Friday 12 July 2024
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Homelessness doubles in Nottingham city and rough sleeping the highest June figure in a decade

Nottingham City Council is faced with a severe homelessness and rough sleeping crisis, made worse by local economic challenges and national housing issues, says a report.

A new report from the Housing and City Development Scrutiny Committee outlines the city’s struggle and the extensive measures being implemented to address the problems.

Homelessness in Nottingham

The Council’s statutory duties, as outlined in the Housing Act 1996 and the Homeless Reduction Act 2017, mandate the prevention and relief of homelessness, including providing emergency accommodation for those in priority need. Despite these efforts, homelessness in Nottingham has surged, with a significant increase in the use of emergency accommodations.

Nottingham rough sleepers

As of 18 June 2024, the Council is accommodating 235 households in emergency settings, a sharp rise from 115 a year ago. Of these, 85% are families. In total, approximately 800 households, including around 430 families, are currently in temporary accommodation. The report suggests that this increase is partly due to the lack of affordable housing and high rents in the private sector, which have risen beyond Local Housing Allowance (LHA) levels.

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rough sleepers in Nottingham
A homeless person sleeps in a doorway on Wheeler Gate in Nottingham

The local housing market’s pressure, combined with Nottingham’s below-average incomes and high rental costs, has created a dire situation. The Council’s waiting list for affordable housing now numbers nearly 10,500 households. Efforts to build and acquire new housing have been outpaced by losses through Right to Buy sales, with 988 such sales between 2019-2023 compared to only 500 new affordable homes delivered in the same period.

Strategic Interventions and Challenges

The Council has increased the capacity of its Housing Solutions service to better address homelessness prevention. This includes personalised housing plans and referrals to necessary support services. However, high caseloads have previously limited these efforts. The ongoing restructure aims to reduce caseloads to manageable levels and improve prevention and rehousing processes.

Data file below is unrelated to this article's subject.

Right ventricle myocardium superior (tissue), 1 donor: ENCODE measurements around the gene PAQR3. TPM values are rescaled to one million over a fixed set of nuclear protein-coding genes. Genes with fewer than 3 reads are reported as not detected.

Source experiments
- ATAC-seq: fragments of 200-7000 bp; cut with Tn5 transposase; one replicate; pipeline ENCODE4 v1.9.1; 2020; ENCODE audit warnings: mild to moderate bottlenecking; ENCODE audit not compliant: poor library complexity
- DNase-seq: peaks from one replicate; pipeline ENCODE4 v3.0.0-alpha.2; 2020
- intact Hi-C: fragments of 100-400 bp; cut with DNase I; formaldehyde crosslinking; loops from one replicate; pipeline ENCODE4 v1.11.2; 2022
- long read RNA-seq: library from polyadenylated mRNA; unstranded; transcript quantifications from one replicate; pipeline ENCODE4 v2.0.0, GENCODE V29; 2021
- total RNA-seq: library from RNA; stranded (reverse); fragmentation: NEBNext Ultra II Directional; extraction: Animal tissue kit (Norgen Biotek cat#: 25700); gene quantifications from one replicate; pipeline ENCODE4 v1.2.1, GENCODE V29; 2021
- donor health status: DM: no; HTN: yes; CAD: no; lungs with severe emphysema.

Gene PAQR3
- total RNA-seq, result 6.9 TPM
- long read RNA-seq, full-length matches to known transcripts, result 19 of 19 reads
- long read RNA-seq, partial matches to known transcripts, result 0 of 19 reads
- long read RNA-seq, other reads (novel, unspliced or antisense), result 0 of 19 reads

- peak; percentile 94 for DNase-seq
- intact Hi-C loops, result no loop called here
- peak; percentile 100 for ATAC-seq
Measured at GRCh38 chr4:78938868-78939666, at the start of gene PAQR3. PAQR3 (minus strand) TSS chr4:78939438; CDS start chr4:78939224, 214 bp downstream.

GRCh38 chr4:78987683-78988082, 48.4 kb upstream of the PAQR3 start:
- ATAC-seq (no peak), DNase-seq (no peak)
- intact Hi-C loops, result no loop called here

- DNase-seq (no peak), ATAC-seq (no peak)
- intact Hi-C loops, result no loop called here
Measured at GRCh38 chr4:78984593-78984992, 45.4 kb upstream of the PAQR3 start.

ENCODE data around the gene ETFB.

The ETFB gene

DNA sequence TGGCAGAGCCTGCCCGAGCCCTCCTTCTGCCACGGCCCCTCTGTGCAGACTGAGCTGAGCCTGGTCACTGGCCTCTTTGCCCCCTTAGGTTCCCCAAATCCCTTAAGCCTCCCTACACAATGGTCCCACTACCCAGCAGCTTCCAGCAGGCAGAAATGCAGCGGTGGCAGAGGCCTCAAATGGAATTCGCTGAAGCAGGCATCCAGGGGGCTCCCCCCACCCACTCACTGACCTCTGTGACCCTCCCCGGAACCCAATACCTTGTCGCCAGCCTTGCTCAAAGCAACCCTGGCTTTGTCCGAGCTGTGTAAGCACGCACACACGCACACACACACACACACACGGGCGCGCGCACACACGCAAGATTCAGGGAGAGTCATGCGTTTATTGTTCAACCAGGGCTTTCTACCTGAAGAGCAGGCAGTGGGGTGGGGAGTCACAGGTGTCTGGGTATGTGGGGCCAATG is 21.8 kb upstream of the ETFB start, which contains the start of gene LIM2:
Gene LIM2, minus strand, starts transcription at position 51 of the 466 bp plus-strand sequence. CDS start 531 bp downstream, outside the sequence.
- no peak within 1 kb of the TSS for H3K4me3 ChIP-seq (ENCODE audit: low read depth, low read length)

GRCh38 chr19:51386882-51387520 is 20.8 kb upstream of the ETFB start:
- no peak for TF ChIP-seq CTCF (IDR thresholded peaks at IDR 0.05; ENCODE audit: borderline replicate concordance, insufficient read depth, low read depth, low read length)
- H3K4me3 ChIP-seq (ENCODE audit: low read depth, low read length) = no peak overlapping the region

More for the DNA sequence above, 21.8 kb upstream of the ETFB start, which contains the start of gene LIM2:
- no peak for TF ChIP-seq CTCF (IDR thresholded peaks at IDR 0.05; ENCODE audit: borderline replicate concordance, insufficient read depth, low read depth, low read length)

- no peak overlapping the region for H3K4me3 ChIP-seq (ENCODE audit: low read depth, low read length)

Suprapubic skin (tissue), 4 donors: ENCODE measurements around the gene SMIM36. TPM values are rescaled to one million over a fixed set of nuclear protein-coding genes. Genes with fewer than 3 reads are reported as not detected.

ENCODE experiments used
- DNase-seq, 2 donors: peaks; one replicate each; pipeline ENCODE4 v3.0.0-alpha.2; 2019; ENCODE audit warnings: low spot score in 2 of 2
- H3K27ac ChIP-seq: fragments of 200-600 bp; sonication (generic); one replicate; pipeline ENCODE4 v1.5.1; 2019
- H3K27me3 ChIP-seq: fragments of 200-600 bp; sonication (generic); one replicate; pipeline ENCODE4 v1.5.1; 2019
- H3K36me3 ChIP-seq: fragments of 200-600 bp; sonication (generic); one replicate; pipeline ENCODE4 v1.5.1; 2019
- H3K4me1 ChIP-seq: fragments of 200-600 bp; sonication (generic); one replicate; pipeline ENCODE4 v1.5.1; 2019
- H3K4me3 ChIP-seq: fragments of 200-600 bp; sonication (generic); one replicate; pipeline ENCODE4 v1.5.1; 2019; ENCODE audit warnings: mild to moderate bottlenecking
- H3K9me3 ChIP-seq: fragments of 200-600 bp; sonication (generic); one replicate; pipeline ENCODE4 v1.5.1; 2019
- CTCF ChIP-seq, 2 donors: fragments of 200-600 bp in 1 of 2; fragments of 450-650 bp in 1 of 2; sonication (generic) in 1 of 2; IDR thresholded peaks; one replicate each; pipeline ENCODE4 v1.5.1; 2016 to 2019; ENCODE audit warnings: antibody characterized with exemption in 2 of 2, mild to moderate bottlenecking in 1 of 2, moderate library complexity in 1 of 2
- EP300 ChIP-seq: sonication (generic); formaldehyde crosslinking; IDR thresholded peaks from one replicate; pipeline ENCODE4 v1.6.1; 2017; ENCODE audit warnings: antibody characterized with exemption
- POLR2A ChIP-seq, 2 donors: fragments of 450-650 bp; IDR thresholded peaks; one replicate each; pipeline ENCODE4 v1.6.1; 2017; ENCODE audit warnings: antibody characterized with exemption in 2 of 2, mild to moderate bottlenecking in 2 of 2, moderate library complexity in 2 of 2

Despite these efforts, the Council forecasts significant spending on temporary accommodation due to the imbalance between supply and demand. The total number of people in temporary accommodation rose from 599 in March 2023 to 776 in March 2024. To mitigate costs, the Council has implemented measures such as block booking emergency accommodations at lower rates and increasing the use of private rented sector properties through the Nottingham Private Rented Assistance Scheme (NPRAS).

Rough Sleeping

Rough sleeping has also seen a marked increase, with a headcount in June 2024 identifying 51 people sleeping rough in Nottingham, the highest June figure in a decade. This includes 42 males and 9 females, with 12 individuals recently released from prison. The rise in rough sleeping is attributed to factors such as the closure of asylum seeker hotels, early prison releases, and the aftermath of the ‘Everyone In’ initiative during the Coronavirus pandemic.

Future Plans

To address rough sleeping, the Council has secured over £20 million in external grants for various support services from 2021 to 2025. These services include outreach teams, supported accommodation, and employment support for those with histories of rough sleeping. Despite these efforts, the Council faces challenges such as the closure of key supported accommodation projects and ongoing difficulties in engaging some rough sleepers with available support.

Looking ahead, the Council’s updated Homelessness Prevention and Rough Sleeping Strategy aims to enhance prevention, minimize expensive temporary accommodation use, and improve the flow of people into settled housing. This includes utilizing void properties, expanding temporary accommodation, and maximizing Housing Benefit claims to reduce costs.


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